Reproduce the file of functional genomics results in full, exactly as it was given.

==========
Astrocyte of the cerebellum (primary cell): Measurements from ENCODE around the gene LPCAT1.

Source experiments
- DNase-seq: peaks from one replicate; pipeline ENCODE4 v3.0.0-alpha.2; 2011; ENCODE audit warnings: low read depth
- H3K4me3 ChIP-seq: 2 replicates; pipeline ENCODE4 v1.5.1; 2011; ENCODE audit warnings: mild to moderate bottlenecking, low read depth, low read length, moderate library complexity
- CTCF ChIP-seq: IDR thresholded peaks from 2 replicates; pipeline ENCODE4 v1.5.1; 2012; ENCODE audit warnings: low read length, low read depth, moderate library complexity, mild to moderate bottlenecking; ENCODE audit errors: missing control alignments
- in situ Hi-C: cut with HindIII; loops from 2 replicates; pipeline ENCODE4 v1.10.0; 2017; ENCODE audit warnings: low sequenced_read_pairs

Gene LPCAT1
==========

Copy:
Astrocyte of the cerebellum (primary cell): Measurements from ENCODE around the gene LPCAT1.

Source experiments
- DNase-seq: peaks from one replicate; pipeline ENCODE4 v3.0.0-alpha.2; 2011; ENCODE audit warnings: low read depth
- H3K4me3 ChIP-seq: 2 replicates; pipeline ENCODE4 v1.5.1; 2011; ENCODE audit warnings: mild to moderate bottlenecking, low read depth, low read length, moderate library complexity
- CTCF ChIP-seq: IDR thresholded peaks from 2 replicates; pipeline ENCODE4 v1.5.1; 2012; ENCODE audit warnings: low read length, low read depth, moderate library complexity, mild to moderate bottlenecking; ENCODE audit errors: missing control alignments
- in situ Hi-C: cut with HindIII; loops from 2 replicates; pipeline ENCODE4 v1.10.0; 2017; ENCODE audit warnings: low sequenced_read_pairs

Gene LPCAT1